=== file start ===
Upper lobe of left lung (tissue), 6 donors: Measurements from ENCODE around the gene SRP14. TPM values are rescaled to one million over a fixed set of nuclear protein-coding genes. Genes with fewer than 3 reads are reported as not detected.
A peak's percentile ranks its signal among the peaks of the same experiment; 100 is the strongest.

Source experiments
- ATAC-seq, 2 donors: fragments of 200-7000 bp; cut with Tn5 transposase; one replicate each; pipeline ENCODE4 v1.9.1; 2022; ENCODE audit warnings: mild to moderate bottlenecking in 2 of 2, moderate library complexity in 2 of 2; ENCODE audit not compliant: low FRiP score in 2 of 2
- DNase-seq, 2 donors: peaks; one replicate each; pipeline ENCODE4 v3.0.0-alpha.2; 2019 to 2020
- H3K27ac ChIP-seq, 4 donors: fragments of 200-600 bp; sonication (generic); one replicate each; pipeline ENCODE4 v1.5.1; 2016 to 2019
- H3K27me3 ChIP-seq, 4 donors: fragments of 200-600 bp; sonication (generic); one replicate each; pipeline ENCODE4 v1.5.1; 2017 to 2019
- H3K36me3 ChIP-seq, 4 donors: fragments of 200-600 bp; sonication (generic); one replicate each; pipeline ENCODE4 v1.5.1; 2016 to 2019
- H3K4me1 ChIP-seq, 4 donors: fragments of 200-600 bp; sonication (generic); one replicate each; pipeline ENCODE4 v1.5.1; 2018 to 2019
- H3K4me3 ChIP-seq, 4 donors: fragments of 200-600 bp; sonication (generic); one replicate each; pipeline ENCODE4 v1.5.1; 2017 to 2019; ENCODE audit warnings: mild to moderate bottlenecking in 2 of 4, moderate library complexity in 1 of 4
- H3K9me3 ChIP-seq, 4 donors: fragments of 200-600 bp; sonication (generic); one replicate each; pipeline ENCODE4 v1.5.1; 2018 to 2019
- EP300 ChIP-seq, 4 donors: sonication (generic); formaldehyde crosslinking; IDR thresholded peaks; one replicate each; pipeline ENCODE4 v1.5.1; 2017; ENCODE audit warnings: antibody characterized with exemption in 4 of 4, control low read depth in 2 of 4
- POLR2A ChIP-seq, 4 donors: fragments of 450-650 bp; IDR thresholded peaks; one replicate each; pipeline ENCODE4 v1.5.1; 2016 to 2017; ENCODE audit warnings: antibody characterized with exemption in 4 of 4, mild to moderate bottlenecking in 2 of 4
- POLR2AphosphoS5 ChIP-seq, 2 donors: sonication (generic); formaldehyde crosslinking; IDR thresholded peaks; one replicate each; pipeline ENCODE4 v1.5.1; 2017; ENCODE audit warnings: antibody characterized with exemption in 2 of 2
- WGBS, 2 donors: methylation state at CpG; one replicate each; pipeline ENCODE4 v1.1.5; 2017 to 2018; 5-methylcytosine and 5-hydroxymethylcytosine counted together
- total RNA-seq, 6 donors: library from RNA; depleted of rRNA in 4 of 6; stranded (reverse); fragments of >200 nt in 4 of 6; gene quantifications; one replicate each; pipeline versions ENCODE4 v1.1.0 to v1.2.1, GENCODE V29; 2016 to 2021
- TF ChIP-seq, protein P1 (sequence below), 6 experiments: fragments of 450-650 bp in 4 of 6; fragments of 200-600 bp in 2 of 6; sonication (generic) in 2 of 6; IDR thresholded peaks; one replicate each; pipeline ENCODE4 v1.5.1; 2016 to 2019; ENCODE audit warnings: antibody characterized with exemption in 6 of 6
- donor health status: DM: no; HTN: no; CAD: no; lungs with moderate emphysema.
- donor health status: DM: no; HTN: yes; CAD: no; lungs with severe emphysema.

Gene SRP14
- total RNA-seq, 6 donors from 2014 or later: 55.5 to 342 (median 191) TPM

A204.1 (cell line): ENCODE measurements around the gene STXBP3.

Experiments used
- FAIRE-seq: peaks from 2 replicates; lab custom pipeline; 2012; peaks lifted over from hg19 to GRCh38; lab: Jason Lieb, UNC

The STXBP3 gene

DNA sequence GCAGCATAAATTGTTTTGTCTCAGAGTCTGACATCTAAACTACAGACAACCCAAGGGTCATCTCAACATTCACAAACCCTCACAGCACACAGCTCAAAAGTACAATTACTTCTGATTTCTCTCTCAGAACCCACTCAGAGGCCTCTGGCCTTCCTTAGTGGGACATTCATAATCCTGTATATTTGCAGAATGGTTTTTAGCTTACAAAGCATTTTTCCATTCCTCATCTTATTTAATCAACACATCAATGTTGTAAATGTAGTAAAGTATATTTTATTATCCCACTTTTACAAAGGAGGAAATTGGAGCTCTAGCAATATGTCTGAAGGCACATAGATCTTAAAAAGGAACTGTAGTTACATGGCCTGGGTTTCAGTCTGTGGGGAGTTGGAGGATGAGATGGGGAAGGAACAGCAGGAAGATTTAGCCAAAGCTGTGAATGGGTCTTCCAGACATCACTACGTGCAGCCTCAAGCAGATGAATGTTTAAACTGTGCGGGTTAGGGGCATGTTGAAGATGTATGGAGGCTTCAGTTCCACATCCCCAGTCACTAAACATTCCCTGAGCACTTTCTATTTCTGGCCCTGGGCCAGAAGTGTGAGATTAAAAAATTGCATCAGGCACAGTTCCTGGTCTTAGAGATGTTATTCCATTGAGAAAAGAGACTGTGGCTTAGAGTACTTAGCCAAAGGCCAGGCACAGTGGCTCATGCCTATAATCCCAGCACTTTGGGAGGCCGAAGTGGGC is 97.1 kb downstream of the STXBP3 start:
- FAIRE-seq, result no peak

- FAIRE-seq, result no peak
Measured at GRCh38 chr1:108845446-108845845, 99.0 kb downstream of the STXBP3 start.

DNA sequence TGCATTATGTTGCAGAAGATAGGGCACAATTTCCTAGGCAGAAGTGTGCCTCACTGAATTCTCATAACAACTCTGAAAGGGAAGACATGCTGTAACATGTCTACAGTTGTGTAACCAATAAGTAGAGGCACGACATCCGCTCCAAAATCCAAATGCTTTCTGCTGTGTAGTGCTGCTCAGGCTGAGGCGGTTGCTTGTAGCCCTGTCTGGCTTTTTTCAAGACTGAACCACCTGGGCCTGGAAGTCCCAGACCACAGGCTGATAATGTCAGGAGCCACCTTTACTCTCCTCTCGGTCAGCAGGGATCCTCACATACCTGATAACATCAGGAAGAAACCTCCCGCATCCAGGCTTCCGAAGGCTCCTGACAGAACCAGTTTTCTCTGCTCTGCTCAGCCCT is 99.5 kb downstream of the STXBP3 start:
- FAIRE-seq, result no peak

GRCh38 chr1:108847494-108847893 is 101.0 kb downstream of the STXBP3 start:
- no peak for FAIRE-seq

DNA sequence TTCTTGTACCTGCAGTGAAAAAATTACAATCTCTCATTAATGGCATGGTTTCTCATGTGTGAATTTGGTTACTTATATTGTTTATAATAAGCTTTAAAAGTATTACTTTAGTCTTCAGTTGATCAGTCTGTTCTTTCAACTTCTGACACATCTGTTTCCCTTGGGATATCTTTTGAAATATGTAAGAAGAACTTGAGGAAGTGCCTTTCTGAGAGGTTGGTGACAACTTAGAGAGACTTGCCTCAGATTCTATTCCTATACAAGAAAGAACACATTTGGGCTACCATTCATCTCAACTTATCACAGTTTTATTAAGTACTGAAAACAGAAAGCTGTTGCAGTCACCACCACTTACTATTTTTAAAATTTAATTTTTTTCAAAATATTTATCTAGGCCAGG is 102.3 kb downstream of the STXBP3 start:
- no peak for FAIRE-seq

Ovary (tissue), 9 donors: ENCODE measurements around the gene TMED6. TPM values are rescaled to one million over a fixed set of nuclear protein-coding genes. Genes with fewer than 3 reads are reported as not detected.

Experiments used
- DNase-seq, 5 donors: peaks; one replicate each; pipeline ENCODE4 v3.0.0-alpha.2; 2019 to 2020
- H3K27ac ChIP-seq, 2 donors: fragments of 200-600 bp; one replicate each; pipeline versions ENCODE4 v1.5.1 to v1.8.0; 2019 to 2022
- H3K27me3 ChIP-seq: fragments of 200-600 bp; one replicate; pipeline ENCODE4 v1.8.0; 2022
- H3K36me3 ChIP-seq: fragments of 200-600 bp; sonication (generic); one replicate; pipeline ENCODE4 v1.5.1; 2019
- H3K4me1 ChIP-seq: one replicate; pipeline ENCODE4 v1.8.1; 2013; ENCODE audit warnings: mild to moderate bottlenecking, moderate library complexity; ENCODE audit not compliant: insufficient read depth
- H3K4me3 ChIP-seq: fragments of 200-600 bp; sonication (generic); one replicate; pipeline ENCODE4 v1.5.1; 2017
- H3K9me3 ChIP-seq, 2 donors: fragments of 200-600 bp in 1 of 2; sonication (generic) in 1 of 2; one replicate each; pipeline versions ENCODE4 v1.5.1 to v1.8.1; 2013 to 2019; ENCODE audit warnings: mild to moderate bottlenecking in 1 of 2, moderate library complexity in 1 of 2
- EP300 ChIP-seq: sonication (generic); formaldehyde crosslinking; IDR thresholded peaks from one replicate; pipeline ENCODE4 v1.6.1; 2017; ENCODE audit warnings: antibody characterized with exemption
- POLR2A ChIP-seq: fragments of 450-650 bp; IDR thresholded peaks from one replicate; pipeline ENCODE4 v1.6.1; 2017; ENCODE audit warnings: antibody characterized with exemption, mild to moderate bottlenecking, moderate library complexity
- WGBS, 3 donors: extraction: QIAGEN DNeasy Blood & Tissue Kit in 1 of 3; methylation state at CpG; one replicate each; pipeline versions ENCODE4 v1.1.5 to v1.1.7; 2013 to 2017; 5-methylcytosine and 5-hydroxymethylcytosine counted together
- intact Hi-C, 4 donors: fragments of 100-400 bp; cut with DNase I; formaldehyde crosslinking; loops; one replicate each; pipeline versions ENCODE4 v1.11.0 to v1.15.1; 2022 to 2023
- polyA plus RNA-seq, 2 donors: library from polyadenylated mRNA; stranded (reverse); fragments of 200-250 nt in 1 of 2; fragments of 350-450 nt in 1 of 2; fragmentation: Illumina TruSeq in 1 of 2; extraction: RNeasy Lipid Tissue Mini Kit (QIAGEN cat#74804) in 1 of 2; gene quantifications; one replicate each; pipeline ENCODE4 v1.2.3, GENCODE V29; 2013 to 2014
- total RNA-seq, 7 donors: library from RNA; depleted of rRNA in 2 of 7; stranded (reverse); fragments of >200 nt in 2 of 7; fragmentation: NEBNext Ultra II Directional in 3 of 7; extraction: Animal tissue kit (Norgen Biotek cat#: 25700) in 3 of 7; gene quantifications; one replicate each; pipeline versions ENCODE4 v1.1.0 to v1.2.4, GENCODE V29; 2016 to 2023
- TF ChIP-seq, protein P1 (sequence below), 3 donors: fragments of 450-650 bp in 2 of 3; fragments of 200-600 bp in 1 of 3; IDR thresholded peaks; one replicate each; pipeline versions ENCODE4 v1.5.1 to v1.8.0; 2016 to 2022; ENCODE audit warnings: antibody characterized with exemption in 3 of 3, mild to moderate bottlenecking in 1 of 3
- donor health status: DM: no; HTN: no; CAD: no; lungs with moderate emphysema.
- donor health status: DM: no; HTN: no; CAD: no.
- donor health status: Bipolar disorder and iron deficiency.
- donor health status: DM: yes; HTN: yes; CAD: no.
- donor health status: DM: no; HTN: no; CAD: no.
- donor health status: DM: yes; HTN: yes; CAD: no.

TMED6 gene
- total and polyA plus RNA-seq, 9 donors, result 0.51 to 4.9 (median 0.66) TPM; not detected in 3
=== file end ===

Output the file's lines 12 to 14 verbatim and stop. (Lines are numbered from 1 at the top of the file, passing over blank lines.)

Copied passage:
- EP300 ChIP-seq, 4 donors: sonication (generic); formaldehyde crosslinking; IDR thresholded peaks; one replicate each; pipeline ENCODE4 v1.5.1; 2017; ENCODE audit warnings: antibody characterized with exemption in 4 of 4, control low read depth in 2 of 4
- POLR2A ChIP-seq, 4 donors: fragments of 450-650 bp; IDR thresholded peaks; one replicate each; pipeline ENCODE4 v1.5.1; 2016 to 2017; ENCODE audit warnings: antibody characterized with exemption in 4 of 4, mild to moderate bottlenecking in 2 of 4
- POLR2AphosphoS5 ChIP-seq, 2 donors: sonication (generic); formaldehyde crosslinking; IDR thresholded peaks; one replicate each; pipeline ENCODE4 v1.5.1; 2017; ENCODE audit warnings: antibody characterized with exemption in 2 of 2